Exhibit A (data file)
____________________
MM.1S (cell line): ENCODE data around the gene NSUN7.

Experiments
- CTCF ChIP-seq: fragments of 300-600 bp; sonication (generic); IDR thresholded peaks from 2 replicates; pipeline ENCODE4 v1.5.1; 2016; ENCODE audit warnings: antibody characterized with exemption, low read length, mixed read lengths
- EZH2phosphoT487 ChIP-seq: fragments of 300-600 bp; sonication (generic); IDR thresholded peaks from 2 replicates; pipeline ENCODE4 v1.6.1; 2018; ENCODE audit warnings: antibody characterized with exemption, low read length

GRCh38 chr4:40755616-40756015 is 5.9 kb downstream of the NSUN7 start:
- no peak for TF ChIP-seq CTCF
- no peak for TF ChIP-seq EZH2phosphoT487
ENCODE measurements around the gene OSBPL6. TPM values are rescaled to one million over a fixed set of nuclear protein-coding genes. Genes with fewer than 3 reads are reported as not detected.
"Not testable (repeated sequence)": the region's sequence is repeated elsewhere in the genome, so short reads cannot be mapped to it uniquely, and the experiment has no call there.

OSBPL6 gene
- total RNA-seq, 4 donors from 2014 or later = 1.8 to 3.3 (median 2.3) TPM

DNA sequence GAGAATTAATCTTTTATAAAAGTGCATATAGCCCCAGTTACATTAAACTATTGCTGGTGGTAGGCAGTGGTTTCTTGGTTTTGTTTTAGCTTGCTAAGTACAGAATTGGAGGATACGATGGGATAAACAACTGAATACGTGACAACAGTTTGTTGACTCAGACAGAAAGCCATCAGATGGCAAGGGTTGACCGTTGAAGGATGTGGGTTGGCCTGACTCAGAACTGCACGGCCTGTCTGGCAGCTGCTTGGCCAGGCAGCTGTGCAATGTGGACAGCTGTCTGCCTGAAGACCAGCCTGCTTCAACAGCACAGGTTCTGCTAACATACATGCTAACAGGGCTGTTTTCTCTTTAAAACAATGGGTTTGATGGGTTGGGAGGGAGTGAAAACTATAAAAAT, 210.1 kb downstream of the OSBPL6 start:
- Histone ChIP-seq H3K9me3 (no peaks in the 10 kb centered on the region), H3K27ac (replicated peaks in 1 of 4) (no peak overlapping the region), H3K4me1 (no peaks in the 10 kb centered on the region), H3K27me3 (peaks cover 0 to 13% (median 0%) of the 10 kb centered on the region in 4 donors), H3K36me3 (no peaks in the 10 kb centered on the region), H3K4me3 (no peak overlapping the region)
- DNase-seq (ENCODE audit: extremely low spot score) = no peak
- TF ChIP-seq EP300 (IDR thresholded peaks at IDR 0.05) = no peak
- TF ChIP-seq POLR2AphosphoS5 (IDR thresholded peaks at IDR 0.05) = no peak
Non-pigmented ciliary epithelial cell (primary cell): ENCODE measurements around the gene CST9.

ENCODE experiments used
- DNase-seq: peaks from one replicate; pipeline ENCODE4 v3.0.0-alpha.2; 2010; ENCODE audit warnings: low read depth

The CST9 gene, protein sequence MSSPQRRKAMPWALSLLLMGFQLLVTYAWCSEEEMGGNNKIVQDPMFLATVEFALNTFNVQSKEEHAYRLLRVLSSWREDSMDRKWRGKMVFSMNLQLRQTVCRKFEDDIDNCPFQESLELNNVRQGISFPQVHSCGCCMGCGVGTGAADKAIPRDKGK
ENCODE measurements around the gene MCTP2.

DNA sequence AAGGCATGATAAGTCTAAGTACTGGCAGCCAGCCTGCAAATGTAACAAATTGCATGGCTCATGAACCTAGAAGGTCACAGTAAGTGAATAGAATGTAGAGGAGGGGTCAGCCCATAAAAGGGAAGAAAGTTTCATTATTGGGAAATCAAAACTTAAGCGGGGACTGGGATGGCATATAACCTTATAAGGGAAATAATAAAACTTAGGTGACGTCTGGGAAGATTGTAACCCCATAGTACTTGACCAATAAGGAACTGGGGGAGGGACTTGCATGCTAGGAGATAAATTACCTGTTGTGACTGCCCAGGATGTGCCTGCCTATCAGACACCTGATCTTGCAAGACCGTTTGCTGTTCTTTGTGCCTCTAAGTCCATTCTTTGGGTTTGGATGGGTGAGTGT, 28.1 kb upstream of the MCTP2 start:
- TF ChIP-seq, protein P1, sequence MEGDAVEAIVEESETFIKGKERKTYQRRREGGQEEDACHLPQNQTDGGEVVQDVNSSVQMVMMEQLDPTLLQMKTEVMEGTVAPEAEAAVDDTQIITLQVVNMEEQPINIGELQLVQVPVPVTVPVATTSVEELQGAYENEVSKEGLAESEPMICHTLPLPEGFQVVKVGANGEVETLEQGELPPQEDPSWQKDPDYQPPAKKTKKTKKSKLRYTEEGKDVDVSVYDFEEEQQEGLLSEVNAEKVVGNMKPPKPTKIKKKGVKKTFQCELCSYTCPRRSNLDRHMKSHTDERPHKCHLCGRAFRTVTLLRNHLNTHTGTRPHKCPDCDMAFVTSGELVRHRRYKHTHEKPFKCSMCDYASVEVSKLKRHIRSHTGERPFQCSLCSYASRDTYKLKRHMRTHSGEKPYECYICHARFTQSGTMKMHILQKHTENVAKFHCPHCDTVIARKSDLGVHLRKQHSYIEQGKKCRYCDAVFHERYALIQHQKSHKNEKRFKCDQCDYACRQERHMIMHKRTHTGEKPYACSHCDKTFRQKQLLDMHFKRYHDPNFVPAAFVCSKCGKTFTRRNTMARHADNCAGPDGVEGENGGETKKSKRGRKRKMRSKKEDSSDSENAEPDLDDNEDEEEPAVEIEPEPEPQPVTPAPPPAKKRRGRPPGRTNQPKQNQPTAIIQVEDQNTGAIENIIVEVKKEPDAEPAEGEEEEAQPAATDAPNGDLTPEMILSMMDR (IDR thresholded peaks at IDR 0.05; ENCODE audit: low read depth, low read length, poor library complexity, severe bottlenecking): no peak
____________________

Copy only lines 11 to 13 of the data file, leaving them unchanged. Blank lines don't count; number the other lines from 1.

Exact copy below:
- total RNA-seq, 4 donors from 2014 or later = 1.8 to 3.3 (median 2.3) TPM

DNA sequence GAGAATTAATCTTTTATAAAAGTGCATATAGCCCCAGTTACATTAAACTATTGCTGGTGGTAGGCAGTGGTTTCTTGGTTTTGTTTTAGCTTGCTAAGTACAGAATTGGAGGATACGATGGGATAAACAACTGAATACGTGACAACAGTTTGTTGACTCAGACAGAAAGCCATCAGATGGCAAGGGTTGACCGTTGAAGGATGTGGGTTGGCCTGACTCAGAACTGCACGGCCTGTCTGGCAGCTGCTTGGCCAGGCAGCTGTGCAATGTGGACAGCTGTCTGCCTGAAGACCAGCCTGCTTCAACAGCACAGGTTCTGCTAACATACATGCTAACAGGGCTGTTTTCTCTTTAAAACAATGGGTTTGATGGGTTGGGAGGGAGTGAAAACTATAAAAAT, 210.1 kb downstream of the OSBPL6 start:
- Histone ChIP-seq H3K9me3 (no peaks in the 10 kb centered on the region), H3K27ac (replicated peaks in 1 of 4) (no peak overlapping the region), H3K4me1 (no peaks in the 10 kb centered on the region), H3K27me3 (peaks cover 0 to 13% (median 0%) of the 10 kb centered on the region in 4 donors), H3K36me3 (no peaks in the 10 kb centered on the region), H3K4me3 (no peak overlapping the region)